Saturday, November 2, 2019
Sitting in the laundry room again, on the drier, this time, since it is running. I like its gentle rumbling and warmth, and so do Em-dash and Stet, who are curled up at my side. Barsook is snoring on the floor.
I am happy and exhausted. Cliff is on the mend, the Bakery is restocked with flour, the grant proposal is in, the fish tanks are still running and all is right with the world. There are eleven people sleeping in the house tonight (Cliff in our bedroom, Flaco and Dolores in the guest room, Evita, Juan Pablo and Chevre bundled together in my study, Zuza and Cintio in the living room, our friends John and Julianne on the futon on the third floor.) The detritus from 60 other happy guests are scattered about the house.
Yesterday was the first Dia de los Muertos (Day of the Dead)--a holiday celebrating the memory of friends and relatives who have died. For over a decade Cliff and I have thrown a party on DOD, at first semi-ironically adopting the trappings and traditions, and using it as an excuse for great food. Over time, and especially since the ReDS epidemic ramped up, it has become much more serious. The Offrenda is crowded with pictures of the many friends and family members we have lost. The sugar skulls bear names of people we know, not just the famous and infamous, as the collection originally began.
This year the crowd was bigger than ever. Flaco and Dolores brought many friends from the Smithsonian, including a large Mexican contingent whose contributions put my cooking to shame. Everybody pitched in, stretching the food to feed a multitude, hauling out instruments and making music on the porch deep into the night. John brought his ukelele, Cintio has a "seis" (kind of like a guitar) and Angelita, from the SI, brought a very impressive set of samba drums. Vitali brought his electric guitar and a very large amplifier. The neighbors would have complained, I'm sure--if they were not already all at the party!
We were in flagrant violation, of course, of "assembly 12" guidelines but frankly, we didn't care. And the amount of alcohol consumed was presumably sufficient to kill any microbe unwise enough to make an appearance. Everyone needed release, for one night, from the unending pressure to be responsible, to be careful, to be obedient. Day of the Dead, All Hallows Eve, Chuseok, Bon--many cultures have festivals asking the dead to protect us in life. We need this protection now more than ever. And we need to feel comfortable with death, uncertainty, chaos. We need a night to cozy up to the fearful and unknown and reassure ourselves that it is, in fact, a normal and inevitable aspect of life.
It was a raucous release of frustration, worry and fear, a celebration of life and an optimism. Evita supervised the many, many children making sugar skulls on the third floor, but foil, sequins, beads and tissue paper are scattered throughout the house none-the-less. Tenciero and Iphan helped me in the kitchen, turning out 247 tamales (Iphan counted, of course), dozens of flour tortillas, as well as iswas dulces (fresh corn tortillas) and sopapillas (fried dough.) A fierce but civil discussion about health care (or lack thereof) raged in the dining room. Lewis, on learning my neighbor Ed is an expert on the Ottoman empire, cornered him for an hour to get background for his historical novel (third in a modestly successful series). After everyone had moderately too much beer, some of the fencing crew got their equipment from the cars and staged a demonstration on the second floor balcony. (Conveniently just big enough to accommodate a standard fencing strip.)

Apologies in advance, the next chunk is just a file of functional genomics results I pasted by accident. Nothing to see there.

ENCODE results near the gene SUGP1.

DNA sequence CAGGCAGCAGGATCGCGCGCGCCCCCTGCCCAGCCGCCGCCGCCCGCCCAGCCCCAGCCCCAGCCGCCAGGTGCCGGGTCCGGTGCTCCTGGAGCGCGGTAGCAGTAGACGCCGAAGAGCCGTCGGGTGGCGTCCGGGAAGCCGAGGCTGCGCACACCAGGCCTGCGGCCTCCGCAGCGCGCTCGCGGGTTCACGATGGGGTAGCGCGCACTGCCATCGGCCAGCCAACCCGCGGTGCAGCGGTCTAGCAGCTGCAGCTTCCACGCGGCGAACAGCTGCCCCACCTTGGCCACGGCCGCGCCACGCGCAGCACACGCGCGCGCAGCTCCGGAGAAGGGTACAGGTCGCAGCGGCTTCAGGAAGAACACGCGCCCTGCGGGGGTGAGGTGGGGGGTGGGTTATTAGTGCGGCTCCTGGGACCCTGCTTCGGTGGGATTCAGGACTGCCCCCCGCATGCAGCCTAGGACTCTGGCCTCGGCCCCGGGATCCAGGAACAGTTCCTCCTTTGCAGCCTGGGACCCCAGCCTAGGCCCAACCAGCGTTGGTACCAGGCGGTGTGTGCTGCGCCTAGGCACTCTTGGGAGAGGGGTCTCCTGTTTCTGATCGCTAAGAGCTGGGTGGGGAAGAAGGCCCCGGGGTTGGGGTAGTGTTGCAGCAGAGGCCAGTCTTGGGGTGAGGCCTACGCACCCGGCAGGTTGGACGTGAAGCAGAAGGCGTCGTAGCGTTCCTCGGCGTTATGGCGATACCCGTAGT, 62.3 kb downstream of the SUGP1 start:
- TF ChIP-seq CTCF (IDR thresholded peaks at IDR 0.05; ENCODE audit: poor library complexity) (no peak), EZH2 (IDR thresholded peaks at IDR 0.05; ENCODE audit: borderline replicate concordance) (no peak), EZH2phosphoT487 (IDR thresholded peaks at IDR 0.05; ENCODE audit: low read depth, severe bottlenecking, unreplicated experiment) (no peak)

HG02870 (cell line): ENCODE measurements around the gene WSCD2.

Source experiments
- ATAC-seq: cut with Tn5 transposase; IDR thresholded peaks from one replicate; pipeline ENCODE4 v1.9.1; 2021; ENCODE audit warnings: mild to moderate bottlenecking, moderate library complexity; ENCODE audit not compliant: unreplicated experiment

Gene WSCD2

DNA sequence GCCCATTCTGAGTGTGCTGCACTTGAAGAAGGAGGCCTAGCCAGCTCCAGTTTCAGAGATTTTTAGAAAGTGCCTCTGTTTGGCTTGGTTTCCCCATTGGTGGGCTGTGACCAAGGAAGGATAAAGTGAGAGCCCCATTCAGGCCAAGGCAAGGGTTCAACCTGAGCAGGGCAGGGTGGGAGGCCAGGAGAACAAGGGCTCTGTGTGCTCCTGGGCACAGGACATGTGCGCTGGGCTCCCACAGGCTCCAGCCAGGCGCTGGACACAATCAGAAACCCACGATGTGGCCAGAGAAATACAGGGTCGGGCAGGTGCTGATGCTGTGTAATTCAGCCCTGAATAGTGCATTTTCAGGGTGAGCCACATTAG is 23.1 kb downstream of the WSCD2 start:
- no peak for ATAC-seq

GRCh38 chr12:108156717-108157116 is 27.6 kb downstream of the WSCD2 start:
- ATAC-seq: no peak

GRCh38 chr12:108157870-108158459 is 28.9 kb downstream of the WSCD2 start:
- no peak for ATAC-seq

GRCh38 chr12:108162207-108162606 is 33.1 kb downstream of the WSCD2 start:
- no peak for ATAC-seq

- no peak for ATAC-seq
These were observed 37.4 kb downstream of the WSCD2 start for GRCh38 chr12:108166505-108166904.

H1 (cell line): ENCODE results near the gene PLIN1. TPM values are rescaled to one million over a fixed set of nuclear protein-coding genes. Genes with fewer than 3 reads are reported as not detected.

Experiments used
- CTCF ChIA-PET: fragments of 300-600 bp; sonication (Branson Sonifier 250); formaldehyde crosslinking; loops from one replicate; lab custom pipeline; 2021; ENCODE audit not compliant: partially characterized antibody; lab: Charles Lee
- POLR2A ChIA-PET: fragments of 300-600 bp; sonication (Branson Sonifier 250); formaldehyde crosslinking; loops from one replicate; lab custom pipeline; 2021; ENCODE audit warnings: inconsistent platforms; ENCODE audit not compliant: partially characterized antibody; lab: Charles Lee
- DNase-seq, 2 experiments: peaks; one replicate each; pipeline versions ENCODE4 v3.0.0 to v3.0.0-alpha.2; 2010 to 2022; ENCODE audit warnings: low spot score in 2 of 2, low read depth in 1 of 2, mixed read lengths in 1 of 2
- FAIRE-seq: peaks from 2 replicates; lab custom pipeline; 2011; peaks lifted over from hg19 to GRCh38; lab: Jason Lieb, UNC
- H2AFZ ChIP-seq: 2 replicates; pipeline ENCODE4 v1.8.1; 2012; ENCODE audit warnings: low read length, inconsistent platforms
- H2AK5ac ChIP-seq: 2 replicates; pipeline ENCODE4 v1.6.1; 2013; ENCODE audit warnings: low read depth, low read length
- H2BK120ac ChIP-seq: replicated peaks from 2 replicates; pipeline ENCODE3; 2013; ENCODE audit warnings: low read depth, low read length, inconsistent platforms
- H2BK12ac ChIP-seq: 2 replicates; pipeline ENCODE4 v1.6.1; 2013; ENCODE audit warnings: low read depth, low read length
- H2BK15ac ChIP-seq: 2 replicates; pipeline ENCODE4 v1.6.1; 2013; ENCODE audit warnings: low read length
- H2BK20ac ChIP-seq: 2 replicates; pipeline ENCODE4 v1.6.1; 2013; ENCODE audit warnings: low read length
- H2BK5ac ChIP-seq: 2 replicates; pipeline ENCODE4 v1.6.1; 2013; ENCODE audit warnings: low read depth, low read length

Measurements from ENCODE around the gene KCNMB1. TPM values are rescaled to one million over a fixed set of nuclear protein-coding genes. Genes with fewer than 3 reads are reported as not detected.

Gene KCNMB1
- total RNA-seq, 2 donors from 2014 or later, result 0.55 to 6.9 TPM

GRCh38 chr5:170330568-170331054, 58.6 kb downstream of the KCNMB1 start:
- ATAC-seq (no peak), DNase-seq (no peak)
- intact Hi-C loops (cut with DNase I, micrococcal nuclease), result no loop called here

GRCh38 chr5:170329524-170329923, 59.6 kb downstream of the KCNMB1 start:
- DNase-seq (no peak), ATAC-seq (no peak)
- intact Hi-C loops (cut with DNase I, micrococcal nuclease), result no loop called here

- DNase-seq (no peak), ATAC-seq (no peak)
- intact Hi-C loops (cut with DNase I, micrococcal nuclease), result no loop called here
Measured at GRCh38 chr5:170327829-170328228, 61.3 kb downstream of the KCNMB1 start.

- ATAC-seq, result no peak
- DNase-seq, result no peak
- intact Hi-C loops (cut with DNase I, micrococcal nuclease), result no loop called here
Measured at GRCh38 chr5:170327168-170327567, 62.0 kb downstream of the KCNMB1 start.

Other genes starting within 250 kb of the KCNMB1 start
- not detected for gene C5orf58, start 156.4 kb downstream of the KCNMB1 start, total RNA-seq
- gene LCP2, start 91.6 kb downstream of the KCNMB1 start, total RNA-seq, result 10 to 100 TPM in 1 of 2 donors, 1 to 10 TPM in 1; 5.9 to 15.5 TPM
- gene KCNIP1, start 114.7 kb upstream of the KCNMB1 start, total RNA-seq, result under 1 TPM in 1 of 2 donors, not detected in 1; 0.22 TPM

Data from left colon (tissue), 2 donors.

Finally it wound down, people drifting off into the mild night clutching sugar skulls, pitching marigolds at each other, singing the tail ends of songs. A dozen or so of us remained, sipping home-made wine in front of the fire, washing up in fits and starts, talking quietly about the lost ones we honored this year, and speculating on what this next year would bring.
At last I extinguished the last candles, checked on Cliff (he is still weak, though much improved, and conked out early) and came down here to meditate awhile before heading to the Bakery. I'm contemplating how this celebration exemplifies much has changed, in the last ten years, and how much remains the same. There are so many people missing--dead, displaced, or afraid to attend a large gathering--and more new faces than I could have imagined. It is so much more complicated to find the food to feed such a crowd, arrange transportation, ensure the police turn a blind eye (fortunately the local patrol is very, very fond of Badger Bakery cupcakes.) Ten years ago I did almost all the work myself, with Cliff, John and Julianne pitching in. This year all our house guests, and a dozen others, started in on Friday afternoon and made quick work of everything.
Well, off to the Bakery for a few hours, ensuring that Pruittiporn and the boys (who went home early for a few hours sleep) actually show up and are functional after the modest amount of alcohol I let them consume. Then home for a long nap myself, and a good brunch and a proper day of practice, not these short stints of bouting I have been getting in.
Oh, and before being dragged off to bed, Evita whispered to me my Spanish word for the day--"puta." I really am going to have to supplement my vocabulary, or I am only going to be suited for the very rudest of conversations. Goodnight.